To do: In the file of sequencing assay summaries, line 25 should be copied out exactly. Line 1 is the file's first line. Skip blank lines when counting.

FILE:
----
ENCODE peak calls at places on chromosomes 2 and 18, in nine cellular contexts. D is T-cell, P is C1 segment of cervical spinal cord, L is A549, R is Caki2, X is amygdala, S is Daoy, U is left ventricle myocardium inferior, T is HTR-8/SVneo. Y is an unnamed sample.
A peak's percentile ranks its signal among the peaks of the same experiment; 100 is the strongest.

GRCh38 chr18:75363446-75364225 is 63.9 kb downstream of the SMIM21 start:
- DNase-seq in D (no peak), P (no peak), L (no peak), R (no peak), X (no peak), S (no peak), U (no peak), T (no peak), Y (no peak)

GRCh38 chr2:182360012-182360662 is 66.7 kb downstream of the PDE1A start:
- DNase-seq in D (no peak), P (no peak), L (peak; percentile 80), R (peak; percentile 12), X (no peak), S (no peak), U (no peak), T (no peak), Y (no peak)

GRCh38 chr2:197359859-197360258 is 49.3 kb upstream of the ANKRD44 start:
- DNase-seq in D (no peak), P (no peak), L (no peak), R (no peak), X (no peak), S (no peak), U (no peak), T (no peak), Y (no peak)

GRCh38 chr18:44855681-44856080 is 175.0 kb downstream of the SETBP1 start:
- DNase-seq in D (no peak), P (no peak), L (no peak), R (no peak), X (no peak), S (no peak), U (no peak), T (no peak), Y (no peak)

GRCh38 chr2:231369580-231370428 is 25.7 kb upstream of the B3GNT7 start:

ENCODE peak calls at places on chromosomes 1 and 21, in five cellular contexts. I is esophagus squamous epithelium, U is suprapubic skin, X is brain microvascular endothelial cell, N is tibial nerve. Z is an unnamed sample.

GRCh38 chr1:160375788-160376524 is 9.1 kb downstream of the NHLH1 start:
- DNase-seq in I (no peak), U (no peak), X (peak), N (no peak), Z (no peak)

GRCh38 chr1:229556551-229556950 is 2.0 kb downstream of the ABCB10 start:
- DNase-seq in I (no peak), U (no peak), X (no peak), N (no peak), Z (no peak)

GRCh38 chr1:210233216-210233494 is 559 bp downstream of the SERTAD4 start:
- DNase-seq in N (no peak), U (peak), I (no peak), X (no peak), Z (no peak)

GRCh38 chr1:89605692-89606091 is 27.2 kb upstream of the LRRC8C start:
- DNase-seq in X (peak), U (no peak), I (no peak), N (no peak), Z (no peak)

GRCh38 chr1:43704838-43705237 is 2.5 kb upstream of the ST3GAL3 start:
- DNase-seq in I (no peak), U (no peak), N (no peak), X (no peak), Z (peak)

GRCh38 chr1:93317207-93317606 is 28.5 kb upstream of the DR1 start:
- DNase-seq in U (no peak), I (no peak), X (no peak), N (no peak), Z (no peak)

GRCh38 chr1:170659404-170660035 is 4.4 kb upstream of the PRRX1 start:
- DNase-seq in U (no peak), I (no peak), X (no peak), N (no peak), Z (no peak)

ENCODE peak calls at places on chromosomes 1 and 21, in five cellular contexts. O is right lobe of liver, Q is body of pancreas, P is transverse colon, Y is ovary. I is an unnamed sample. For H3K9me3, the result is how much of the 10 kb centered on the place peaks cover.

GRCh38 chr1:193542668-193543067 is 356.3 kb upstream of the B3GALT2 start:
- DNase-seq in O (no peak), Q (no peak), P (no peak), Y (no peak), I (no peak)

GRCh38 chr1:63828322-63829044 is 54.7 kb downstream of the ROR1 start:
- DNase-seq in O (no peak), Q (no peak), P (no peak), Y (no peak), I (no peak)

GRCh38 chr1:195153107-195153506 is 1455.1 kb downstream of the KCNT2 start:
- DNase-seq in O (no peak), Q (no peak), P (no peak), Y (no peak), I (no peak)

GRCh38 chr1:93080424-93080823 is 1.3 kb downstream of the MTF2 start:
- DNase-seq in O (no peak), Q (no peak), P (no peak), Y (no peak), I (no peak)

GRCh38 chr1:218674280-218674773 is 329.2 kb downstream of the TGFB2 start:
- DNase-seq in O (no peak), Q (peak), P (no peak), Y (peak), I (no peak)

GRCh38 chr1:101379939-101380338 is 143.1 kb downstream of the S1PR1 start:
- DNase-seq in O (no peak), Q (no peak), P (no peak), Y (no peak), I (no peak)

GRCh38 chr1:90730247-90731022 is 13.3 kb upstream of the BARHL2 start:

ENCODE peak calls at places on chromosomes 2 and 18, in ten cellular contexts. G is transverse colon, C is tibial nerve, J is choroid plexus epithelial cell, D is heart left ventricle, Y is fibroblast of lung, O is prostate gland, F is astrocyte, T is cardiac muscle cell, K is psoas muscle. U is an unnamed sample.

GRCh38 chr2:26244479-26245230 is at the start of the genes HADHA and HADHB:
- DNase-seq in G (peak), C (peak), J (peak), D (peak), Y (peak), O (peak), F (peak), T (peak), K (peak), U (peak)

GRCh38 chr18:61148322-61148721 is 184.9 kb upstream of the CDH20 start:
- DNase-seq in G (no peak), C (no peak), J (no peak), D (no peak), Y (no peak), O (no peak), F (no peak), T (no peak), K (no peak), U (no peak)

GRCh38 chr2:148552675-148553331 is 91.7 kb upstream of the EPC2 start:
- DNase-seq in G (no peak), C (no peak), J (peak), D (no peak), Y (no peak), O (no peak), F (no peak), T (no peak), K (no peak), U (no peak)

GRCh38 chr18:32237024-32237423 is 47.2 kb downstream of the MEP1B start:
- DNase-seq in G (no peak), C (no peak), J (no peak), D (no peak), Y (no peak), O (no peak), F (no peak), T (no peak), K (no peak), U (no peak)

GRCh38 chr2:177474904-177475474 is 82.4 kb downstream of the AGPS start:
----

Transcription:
GRCh38 chr1:170659404-170660035 is 4.4 kb upstream of the PRRX1 start: